In turn, this smart management of people and assets allows hospitals to remove blockages in workflows, concentrate on core tasks, and solve surprise issues much more seamlessly than before.
As we’ve alluded to already, data can play an indispensable role in improving healthcare facilities big and small. But only if it’s utilized properly. Which, when considering the massive amounts of data available, is easier said than done. IoT is becoming integral to sifting through this colossal amount of numbers and words to provide unparalleled insights.
And nowhere is this more apparent than with electronic health records (EHR). Often, the data that providers deal with is completely unstructured and comes from multiple disparate sources, like old paper records, notes, and seemingly random text entries. When combined with technologies like machine learning (ML) and natural language processing (NLP), IoT can integrate with EHRs to consolidate and organize this mountain of data so it’s easy to digest and understand.
As a result, medical staff can be more informed while being less stressed. Which means patients can receive better treatment.
Just the Beginning
The Internet of Things already provides an unprecedented opportunity for healthcare systems to improve in ways that were impossible before. But this is really only the beginning.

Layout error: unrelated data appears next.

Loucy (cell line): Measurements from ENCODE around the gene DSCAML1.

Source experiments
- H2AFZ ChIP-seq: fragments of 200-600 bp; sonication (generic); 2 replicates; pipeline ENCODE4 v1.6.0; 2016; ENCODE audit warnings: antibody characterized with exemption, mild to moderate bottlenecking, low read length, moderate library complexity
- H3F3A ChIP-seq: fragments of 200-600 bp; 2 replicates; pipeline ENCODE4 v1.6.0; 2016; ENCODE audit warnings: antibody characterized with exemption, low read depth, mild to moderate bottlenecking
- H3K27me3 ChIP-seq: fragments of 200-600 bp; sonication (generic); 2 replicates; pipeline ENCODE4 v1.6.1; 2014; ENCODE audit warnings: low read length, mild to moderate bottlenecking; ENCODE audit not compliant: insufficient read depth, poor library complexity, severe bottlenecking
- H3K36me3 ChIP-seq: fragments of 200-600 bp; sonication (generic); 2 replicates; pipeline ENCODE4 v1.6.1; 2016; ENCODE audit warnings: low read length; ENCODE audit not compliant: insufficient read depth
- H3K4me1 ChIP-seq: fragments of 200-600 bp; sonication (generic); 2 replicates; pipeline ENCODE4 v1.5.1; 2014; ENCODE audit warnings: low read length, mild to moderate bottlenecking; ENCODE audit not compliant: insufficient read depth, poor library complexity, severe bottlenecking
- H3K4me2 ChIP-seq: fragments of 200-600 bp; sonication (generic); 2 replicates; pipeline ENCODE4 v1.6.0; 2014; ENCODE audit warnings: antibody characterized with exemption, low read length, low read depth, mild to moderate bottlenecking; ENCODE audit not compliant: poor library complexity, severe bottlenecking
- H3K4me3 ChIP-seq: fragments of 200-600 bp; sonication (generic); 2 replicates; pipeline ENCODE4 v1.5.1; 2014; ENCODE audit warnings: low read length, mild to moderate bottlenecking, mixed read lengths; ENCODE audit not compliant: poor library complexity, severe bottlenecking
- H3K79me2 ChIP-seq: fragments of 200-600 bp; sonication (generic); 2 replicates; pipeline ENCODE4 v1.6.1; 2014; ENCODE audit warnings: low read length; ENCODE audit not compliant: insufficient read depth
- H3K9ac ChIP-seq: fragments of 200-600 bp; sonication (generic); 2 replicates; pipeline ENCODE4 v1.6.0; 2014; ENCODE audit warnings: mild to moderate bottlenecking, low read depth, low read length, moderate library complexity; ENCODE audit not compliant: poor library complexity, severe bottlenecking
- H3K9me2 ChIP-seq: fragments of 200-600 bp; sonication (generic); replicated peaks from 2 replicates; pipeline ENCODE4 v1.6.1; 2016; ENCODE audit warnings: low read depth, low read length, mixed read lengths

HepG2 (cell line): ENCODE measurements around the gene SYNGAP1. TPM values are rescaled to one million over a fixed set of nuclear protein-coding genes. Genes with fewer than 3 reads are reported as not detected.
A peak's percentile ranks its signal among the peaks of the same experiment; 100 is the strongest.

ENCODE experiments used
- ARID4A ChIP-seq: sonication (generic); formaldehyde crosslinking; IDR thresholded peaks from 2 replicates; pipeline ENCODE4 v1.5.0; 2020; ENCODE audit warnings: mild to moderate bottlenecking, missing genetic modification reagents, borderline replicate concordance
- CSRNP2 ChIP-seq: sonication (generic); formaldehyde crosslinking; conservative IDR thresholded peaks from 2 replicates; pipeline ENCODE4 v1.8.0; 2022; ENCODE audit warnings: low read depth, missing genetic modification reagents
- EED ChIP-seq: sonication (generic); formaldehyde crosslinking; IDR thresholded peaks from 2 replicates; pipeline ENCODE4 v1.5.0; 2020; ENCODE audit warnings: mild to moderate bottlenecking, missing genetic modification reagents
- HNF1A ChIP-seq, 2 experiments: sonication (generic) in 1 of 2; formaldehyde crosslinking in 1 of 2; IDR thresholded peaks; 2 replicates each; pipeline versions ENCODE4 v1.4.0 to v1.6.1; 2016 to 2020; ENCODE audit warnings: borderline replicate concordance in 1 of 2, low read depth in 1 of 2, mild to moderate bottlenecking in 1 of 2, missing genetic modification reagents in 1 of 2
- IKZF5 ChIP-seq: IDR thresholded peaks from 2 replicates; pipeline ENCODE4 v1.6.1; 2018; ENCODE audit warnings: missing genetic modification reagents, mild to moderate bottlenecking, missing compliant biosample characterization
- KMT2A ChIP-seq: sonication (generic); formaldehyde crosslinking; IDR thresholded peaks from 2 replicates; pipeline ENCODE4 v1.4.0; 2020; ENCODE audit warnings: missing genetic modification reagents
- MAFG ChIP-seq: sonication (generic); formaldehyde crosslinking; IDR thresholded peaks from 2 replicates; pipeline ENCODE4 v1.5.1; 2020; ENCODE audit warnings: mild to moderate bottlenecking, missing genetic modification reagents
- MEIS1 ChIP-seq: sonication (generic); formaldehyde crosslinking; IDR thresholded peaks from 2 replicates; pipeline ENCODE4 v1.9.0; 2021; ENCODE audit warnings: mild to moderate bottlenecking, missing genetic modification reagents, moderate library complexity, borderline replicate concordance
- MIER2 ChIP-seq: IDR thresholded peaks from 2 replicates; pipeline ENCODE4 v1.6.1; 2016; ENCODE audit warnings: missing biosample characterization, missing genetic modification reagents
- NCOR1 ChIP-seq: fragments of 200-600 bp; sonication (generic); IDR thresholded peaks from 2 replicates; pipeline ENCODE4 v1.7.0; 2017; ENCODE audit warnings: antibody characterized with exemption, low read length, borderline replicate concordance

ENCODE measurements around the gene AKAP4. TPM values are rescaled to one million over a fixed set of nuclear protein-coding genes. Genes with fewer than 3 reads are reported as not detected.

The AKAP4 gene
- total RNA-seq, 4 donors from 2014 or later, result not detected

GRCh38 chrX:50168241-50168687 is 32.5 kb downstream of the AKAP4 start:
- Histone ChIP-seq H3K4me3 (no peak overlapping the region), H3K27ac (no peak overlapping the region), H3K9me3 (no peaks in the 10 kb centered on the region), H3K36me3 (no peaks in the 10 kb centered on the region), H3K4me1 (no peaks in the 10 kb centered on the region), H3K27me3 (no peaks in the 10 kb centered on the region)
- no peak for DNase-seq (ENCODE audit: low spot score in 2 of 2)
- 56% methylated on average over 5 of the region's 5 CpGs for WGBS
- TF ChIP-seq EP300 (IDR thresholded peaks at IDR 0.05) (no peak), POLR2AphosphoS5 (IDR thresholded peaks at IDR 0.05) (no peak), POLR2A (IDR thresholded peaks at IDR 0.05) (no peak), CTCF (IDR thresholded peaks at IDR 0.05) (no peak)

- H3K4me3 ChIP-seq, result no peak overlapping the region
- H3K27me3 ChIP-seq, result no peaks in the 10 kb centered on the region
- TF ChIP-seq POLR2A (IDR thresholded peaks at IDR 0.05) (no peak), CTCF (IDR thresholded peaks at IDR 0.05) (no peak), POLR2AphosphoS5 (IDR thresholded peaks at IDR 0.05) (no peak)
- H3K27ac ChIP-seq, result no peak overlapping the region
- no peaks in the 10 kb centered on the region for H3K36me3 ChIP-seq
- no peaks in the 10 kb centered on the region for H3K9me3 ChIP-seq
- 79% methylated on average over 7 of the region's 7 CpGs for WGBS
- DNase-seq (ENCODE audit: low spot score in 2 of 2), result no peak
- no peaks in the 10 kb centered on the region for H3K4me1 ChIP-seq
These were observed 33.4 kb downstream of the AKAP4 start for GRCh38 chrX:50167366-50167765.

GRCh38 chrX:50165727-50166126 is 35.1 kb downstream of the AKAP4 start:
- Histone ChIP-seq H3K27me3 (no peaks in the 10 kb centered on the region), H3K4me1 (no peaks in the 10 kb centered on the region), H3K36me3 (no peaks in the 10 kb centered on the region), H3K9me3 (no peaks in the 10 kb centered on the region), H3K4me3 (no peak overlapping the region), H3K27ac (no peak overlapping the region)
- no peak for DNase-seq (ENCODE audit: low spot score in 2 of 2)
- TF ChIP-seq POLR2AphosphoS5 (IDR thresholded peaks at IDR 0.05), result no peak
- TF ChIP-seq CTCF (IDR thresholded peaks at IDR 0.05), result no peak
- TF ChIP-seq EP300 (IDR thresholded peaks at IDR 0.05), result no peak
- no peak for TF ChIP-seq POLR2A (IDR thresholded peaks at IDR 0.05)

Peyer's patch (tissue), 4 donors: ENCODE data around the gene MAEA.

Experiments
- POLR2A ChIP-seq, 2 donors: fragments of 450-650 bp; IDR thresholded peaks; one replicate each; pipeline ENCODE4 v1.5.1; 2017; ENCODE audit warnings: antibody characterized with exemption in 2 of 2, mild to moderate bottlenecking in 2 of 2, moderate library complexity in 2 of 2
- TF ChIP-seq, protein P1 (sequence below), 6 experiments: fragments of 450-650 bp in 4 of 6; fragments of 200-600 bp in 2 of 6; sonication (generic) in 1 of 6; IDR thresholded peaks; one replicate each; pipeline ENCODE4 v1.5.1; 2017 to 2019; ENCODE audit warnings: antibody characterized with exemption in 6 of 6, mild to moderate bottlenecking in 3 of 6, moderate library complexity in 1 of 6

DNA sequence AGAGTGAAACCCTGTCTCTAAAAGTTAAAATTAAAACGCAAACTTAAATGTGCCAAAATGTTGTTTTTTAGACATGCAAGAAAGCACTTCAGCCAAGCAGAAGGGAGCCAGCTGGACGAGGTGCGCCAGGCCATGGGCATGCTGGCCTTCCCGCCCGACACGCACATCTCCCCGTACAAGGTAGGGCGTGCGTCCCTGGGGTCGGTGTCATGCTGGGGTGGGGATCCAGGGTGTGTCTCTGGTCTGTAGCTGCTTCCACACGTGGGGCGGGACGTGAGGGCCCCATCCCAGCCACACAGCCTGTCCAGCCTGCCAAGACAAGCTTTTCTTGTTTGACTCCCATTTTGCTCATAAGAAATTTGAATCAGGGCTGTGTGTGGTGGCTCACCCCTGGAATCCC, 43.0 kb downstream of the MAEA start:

How do you think IoT can be applied to the medical setting to create better outcomes for all stakeholders involved? Share your thoughts in the comments!Tags: enterprise IoT applications, healthcare, healthcare and technology, healthcare app developer, healthcare app development, internet of things, internet of things app developer, internet of things app developers, internet of things developer, iot, IoT app developer, IoT app developer San Francisco, iot app developers, iot app development, IoT app development San Francisco, mobile app developer San Francisco, mobile app developers San Francisco, mobile app development San Francisco, San Francisco app developer, San Francisco app development, the Internet of Things